7 Over the course of the war many different battles were fought between Athens and Sparta and its allies. Along with battles, sieges of city-states were a common war strategy. Siege strategy included consistent attacking of one city and surrounding that city so that no one could leave. The hope would be that people would starve to death and/or begin fighting amongst themselves. Sieges would take years and be very devastating to a fallen city-state, whose residents would either be executed or forced into slavery.

8 Sparta’s strategy was to cut off the Athenian food supply by destroying crops. The Spartans did this by taking control of the countryside around Athens. The Spartans planned an annual invasion of Athenian lands to destroy the freshly planted crops. They were both trying to starve the people of Athens as well as antagonize the Athenian military to come out from behind the city fortifications and confront the Spartans in the open battle. Athens’s strategy was to avoid battles on land and to rely on sea power. Pericles persuaded the Athenians to allow Spartans to destroy the countryside. The Athenian navy was able to supply the city with food from the sea as well as land troops into Spartan territory to inflict similar damage. Pericles brought people from the areas surrounding Athens inside the city-walls. The people would be safe there and Athens would be supplied with food by the sea. With one side being a powerful land based army and the other being a dominant naval power, the war dragged on for decades with many of the battle outcomes being indecisive.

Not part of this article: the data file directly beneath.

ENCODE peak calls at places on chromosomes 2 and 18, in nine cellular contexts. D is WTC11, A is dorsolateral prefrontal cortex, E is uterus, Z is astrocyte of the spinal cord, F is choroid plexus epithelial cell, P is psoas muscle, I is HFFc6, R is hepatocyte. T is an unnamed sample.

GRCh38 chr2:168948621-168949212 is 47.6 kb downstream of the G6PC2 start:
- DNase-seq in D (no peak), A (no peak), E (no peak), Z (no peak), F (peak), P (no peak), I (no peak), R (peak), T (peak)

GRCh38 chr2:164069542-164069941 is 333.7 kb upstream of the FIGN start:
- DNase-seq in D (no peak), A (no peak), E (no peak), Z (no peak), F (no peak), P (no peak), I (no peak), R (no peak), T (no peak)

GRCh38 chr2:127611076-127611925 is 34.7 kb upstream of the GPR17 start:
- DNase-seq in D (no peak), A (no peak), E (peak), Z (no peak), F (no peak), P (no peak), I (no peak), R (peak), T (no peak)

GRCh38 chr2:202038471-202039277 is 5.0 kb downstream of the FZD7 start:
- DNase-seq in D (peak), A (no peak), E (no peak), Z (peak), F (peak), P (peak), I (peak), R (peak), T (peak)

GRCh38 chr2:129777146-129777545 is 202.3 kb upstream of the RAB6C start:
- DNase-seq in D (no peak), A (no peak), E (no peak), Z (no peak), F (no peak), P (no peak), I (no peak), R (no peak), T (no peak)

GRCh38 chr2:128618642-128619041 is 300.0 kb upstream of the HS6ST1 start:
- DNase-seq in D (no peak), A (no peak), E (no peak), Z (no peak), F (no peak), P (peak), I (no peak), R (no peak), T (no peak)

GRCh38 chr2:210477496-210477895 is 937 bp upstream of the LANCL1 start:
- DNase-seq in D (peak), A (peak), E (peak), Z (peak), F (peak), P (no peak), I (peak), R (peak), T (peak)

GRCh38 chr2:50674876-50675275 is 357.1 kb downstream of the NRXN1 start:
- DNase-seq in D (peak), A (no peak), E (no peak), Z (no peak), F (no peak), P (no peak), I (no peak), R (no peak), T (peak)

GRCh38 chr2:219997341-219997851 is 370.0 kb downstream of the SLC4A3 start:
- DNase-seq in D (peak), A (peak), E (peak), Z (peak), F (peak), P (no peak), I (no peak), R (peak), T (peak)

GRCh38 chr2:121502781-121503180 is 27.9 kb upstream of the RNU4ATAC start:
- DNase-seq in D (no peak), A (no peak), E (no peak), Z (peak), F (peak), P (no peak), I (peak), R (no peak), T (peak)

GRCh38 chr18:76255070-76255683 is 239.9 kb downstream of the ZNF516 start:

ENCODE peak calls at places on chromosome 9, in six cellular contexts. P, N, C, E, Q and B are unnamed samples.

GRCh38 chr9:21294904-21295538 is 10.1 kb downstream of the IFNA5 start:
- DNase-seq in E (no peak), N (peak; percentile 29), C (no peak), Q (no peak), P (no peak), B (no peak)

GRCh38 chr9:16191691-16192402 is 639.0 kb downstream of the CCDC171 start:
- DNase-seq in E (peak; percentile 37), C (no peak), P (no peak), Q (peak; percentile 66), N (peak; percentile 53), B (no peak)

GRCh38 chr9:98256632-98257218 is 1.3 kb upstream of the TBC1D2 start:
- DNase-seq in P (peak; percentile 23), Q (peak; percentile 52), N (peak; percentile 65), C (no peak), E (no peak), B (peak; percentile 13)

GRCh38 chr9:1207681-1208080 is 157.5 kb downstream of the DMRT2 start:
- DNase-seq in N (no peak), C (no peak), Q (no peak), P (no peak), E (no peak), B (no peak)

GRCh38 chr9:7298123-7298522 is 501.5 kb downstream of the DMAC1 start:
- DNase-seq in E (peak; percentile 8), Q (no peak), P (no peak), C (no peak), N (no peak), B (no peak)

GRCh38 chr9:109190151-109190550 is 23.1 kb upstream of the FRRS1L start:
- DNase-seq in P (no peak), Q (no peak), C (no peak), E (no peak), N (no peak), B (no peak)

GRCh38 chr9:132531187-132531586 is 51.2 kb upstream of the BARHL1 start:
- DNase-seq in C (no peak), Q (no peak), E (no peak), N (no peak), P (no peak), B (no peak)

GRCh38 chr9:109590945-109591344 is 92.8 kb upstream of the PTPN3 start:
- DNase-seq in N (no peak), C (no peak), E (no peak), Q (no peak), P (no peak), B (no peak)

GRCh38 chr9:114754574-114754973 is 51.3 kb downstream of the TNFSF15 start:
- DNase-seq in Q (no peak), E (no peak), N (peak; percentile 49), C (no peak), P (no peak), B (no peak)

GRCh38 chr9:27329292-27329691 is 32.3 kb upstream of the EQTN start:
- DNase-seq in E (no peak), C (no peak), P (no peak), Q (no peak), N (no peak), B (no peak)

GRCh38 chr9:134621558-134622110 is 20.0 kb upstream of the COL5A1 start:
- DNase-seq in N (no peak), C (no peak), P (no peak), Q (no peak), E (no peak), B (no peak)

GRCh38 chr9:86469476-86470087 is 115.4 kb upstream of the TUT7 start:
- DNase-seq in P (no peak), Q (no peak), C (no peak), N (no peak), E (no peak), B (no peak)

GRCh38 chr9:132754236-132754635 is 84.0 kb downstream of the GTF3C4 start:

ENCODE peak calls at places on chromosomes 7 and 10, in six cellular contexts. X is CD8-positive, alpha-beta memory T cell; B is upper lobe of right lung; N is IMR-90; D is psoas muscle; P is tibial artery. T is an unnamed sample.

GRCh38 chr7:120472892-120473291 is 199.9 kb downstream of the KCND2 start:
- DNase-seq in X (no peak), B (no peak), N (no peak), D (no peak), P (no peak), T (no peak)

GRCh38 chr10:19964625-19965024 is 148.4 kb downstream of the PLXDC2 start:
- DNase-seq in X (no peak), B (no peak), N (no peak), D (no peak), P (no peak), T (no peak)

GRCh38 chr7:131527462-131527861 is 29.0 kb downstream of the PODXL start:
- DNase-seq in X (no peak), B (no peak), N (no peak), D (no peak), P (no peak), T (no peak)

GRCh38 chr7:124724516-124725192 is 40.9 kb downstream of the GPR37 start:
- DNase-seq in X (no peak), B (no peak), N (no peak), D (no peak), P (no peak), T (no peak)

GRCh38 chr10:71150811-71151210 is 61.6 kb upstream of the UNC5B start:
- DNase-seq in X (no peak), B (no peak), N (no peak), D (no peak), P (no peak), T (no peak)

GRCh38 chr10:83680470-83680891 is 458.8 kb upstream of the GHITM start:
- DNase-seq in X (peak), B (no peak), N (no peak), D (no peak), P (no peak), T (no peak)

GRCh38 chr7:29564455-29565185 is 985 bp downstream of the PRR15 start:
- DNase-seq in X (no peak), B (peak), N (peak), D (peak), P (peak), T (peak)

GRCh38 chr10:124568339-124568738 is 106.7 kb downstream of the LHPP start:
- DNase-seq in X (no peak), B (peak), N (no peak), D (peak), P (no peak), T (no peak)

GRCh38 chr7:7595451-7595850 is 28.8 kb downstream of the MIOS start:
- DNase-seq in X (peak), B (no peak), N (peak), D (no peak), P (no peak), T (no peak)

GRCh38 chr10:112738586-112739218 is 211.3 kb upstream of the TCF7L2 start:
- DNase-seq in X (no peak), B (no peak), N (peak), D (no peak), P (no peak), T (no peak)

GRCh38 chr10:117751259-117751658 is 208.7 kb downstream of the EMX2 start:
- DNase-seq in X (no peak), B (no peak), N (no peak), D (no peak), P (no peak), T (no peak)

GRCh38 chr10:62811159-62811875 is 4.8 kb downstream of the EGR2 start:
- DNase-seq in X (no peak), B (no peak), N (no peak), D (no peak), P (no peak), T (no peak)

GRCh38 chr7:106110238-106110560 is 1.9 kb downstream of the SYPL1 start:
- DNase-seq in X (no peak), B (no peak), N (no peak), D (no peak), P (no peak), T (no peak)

Because of Pericles’ plan to bring people into Athens, the city became badly overcrowded. In the second year of the war, an outbreak of a plague took many lives in Athens. The plague was a disease that spread easily and usually caused death. Athens lost as many as one-third of its people and armed forces. Pericles, too, died from the plague. In 421 B.C., Athens signed a truce, or an agreement to stop fighting. Athens finally surrendered to Sparta in 404 B.C.

10 AFTERMATH To the north of the Greek city-states, King Philip II of Macedon came to power in 359 B.C. Planning to build and empire, he looked south toward the weakened Greek city-states.

Macedonia was now the new power of Greece. King Philip II had plans to build an empire that included the lands of Greece and Persia. As a teenager, Philip had been a hostage in the Greek city of Thebes. There he observed its army and its military tactics. Philip learned of the advantages of a professional army. Philip organized a well-trained professional army. He devised new battle formations and tactics. He experimented with the combined use of cavalry and infantry. He supplied his soldiers with new weapons, like the catapult. His soldiers also used battering rams to smash through closed gates.

Philip II focused on the Greek city-states, which has been severely weakened during the 50 years since the Peloponnesian War. The Greek city-states were too disorganized and weak to unite against Philip. In 338 B.C., Philip completed his conquest of the Greeks, and Philip became the ruler of all Greek city-states. His dictatorial rule ended Greek democratic practices. He brought Greek troops into his army and prepared to attack Persia. In 336 B.C, Philip was assassinated at his daughters wedding. They said at the time of his assassination that Philip was a great king. They also said that his son, Alexander was simply great.

13 List 3 facts about the war itself. What happened during the war?
STUDENT ASSIGNMENT Use pages to complete the Cause and Effect thinking map. Effect of the War. Cause of the War THE PELOPONESSIAN WAR List 3 facts about the war itself. What happened during the war? Cause of the War Effect of the War. Cause of the War Effect of the War. CAUSE: Everything before Sparta declares war on Athens. EFFECT: Everything after Athens surrenders to Sparta.